Irritable bowel syndrome is a common disorder of the large intestine affecting people of all age groups including children. Now it is one of the common causes of chronic abdominal pain and it can be associated with some dysfunction in the intestinal motility resulting in alteration of the frequency and the consistency of the stools.
Irritable bowel syndrome is a functional disorder with no structural abnormalities and there is no known organic underlying cause for this condition. Now some of the factors known to trigger but not cause this irritable bowel syndrome include certain food intolerances, there can be stress like new school, peer conflicts, exams, death or illness in the family, pressure to overachieve, etc. Certain illnesses like a severe gastrointestinal infection can exacerbate the irritable bowel syndrome.
The symptoms of IBS can include recurrent cramping abdominal pain, constipation, diarrhea, alternating bouts of constipation and diarrhea. The child may feel like they have not emptied their bowels completely. There can be nausea and a sense of feeling sick. There can be some bloating and gas.
Your doctor will suspect irritable bowel syndrome based on your child’s symptoms and will refer you to a paediatric gastroenterologist. Now the paediatric gastroenterologist after a good clinical exam may conduct a couple of blood tests, stool tests, an abdominal ultrasound or other imaging studies to rule out other causes for these symptoms.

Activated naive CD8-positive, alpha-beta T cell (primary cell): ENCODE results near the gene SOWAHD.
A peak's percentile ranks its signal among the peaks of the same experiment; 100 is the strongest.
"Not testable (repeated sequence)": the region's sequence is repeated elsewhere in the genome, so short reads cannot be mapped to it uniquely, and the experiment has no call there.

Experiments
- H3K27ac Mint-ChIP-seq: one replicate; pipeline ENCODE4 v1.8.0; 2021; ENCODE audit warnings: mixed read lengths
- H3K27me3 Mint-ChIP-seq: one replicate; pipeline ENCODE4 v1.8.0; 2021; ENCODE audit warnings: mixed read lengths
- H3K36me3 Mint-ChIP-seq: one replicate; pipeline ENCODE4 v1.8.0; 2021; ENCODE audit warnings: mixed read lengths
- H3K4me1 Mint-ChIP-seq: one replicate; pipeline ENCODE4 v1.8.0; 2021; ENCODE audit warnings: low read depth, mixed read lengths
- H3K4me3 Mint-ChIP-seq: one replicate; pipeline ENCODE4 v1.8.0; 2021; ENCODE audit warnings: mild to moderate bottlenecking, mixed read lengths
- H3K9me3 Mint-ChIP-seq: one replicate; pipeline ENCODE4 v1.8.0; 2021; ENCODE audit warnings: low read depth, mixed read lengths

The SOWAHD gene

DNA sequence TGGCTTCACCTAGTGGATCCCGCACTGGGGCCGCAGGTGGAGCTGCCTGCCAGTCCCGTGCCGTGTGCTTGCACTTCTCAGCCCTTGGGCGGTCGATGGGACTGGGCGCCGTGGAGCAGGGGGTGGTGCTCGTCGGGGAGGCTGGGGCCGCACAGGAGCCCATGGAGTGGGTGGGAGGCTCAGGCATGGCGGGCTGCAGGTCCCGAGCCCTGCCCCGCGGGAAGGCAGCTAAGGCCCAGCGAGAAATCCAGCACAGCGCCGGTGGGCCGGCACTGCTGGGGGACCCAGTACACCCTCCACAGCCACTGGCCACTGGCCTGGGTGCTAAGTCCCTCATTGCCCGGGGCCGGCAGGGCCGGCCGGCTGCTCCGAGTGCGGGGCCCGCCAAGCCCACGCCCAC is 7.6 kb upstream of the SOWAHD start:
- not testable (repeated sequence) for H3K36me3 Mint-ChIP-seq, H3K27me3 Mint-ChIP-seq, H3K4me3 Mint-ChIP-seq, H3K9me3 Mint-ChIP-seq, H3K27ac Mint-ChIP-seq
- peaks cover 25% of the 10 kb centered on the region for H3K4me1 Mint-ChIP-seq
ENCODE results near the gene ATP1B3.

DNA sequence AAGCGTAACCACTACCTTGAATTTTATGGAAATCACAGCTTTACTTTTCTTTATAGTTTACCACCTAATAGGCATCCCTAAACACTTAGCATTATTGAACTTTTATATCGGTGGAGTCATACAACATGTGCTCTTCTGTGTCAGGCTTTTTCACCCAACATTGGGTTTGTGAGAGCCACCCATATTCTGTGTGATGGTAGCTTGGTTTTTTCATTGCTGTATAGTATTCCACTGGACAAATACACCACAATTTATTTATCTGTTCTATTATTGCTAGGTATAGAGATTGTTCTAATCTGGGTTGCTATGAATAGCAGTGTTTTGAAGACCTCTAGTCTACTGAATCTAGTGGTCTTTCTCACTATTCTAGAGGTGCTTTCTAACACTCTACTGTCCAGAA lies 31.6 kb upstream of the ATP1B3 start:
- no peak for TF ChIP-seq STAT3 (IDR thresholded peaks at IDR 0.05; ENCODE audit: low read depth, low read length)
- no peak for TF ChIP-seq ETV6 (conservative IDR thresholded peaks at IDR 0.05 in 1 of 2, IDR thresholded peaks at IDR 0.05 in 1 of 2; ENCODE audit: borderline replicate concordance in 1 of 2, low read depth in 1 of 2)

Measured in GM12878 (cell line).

In terms of management, there is no cure for irritable bowel syndrome but it can be well controlled if you recognise the trigger factors and learn how to cope with them. It is a good idea to keep a food diary which you can review with your doctor in about two weeks to see what foods can be causing these symptoms. Some doctors may advice to stay away from lactose containing products as lactose intolerance may sometimes contribute to the symptoms seen in this condition. Children with constipation should be advised a high fibre diet and use of laxatives may be recommended for a short duration. Antispasmodic medication may be prescribed for severe abdominal cramping. Stress and anxiety needs to be addressed by talking with your children and discussing how to deal with it. Regular physical activity or exercise helps the body combat stress and in certain cases, counselling with cognitive behaviour therapy should help.
Team Ovum Hospitals